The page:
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Re: Re: CULT: Transplanting Irises

  • Subject: Re: [iris-talk] Re: CULT: Transplanting Irises
  • From: "Colleen Modra" <irises@senet.com.au>
  • Date: Sat, 2 Jun 2001 06:04:43 +1000

Interesting commects from all. I think climate has a lot to do with the best
time for transplanting. Here in Astralia we're just undertaking a major
transplant. I agree that immediately after flowering is the best time.
However as commercial growers we are too busy shipping at that time to do
any transplanting. We don't like transplanting in the full heat of an Aust
summer, or shipping for that matter. Too many inexperienced growers insist
on having their gardens well watered in during the heat. Instant rot for
newly planted bearded iris. However we have found that with our milder
winters (most of Southern Australia is Zone 8 or 9) irises transplant well
as they are coming out of summer dormancy. (wouldn't work for really cold
areas). This year has been a very dry autumn and we like to plant with the
first winter rains.
However I think that in Australia bearded iris can be planted any time, with
appropriate care and watering.. We certainly don't trim the roots or leaves
(don't have time) when doing a major transplant. Just break 'em up and move
All the commercial growers here, that I know, move their stock April-June.

Colleen Modra
South Australia.
----- Original Message -----
From: lilylvr <lilylvr@kansas.net>
To: <iris-talk@yahoogroups.com>
Sent: Saturday, June 02, 2001 1:14 AM
Subject: Re: [iris-talk] Re: CULT: Transplanting Irises

> Hi Tom,
> I frequently transplant in spring. I always try to move as much soil as
possible so as not to disturb the roots. Ever After was placed in a nicer
location this spring and bloomed better than it has ever done for me. It was
in too much shade. I also moved a large bed that ended up being impossible
to get the grass out of. They were all new last august. About half of them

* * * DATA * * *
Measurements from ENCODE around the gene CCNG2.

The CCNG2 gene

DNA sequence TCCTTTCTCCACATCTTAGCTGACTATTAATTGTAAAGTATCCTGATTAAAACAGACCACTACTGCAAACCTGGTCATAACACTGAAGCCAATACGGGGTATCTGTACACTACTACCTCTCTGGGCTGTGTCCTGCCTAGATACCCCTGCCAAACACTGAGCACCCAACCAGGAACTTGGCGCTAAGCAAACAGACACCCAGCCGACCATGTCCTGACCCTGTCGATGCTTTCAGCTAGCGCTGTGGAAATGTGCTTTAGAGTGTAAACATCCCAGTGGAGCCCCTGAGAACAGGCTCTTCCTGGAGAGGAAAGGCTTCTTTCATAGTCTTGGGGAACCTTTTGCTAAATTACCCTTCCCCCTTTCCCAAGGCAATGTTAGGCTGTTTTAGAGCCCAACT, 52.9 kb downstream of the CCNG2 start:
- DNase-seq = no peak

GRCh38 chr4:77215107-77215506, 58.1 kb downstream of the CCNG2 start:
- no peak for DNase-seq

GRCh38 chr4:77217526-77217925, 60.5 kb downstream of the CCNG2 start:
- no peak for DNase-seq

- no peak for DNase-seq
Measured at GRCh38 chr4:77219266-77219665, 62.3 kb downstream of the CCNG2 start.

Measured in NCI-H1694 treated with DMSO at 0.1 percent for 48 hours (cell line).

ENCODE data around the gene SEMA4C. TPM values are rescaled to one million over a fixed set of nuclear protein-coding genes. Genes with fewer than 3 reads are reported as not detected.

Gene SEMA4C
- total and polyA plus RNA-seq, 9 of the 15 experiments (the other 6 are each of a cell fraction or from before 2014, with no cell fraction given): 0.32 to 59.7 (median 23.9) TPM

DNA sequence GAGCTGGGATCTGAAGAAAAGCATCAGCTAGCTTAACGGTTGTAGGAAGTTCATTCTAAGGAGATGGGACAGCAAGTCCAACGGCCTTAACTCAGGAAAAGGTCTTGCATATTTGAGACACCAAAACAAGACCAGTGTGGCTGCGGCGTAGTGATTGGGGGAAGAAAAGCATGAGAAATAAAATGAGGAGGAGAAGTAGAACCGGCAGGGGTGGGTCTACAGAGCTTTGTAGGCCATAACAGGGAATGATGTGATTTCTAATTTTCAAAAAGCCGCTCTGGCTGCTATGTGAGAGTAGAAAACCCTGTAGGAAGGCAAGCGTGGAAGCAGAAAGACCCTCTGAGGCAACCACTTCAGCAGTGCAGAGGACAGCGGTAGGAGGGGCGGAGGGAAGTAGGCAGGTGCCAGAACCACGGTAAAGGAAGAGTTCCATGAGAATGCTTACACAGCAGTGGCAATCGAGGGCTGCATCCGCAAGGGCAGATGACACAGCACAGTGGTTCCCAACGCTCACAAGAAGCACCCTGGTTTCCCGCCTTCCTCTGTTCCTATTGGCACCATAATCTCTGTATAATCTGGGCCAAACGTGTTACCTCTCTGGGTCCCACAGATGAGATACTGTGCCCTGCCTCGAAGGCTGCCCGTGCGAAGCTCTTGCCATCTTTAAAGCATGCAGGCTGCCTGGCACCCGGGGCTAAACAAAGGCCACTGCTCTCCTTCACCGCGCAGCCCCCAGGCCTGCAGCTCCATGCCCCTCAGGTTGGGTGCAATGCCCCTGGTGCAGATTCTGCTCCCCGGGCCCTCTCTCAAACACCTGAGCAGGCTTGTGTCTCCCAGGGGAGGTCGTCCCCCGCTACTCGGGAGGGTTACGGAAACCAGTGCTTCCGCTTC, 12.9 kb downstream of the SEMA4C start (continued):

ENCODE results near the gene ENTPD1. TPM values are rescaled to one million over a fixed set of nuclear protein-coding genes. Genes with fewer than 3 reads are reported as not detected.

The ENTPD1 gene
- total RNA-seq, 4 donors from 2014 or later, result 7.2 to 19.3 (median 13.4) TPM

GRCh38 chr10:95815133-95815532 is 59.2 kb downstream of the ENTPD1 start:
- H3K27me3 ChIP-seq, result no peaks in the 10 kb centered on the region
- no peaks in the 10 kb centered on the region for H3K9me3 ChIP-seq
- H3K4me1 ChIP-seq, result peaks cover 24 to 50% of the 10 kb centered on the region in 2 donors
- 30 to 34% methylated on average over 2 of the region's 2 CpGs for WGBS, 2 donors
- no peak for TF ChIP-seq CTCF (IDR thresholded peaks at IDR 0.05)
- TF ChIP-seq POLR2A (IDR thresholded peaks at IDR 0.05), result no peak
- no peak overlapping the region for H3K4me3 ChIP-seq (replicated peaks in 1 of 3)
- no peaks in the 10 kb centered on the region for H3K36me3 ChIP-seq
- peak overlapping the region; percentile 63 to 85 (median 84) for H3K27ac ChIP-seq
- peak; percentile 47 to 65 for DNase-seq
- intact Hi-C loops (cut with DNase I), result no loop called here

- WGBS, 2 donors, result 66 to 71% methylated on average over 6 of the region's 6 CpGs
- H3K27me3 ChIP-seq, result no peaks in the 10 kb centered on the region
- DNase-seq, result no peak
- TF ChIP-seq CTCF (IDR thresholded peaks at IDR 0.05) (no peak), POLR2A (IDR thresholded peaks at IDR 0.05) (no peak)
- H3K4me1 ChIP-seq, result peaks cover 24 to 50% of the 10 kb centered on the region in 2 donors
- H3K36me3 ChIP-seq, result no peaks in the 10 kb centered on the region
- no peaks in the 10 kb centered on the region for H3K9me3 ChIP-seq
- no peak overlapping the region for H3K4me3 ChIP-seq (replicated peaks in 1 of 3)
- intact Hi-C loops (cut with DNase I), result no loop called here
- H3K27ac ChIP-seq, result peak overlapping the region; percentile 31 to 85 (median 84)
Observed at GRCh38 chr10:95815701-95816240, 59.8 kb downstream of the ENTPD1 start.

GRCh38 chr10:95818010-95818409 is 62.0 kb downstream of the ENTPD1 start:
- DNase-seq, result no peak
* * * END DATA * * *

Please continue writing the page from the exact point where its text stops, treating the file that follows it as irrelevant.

bloomed. The same as in other beds with new iris. I do not really recommend
dividing in early spring though as it seems to set the rhizomes back and if
it is wet they can rot.
> Sincerely Wendy
>   ----- Original Message -----
>   From: RYFigge@aol.com
>   To: iris-talk@yahoogroups.com
>   Sent: Thursday, May 31, 2001 8:49 PM
>   Subject: Re: [iris-talk] Re: CULT: Transplanting Irises
>   This spring I did the unheard of transplanting!   Last fall came before
>   had finished.  the transplanting.   In April I didn't like the looks of
>   bed - so I moved  the irises to another bed !  This time I did not cut
>   leaves back, but the rhizomes were buried into the  ground to hold them
up --
>   some of them had bloom stalks!!  AND they bloomed! - some  stalks
>   after the move.  They look o.k. - maybe a little harrassed, but they are
>   making it and  -- they look better than they did where they were!  This
>   an experiment, so will have to wait to see how they get along thru the
>   I'm not recommending this, however!  (And of course "I" did not do the
work -
>   unfortunately I can only supervise it!)    Rosalie nr Baltimore, USA
Zone 7
>   where it is still blissfully cool     ryfigge@aol.com
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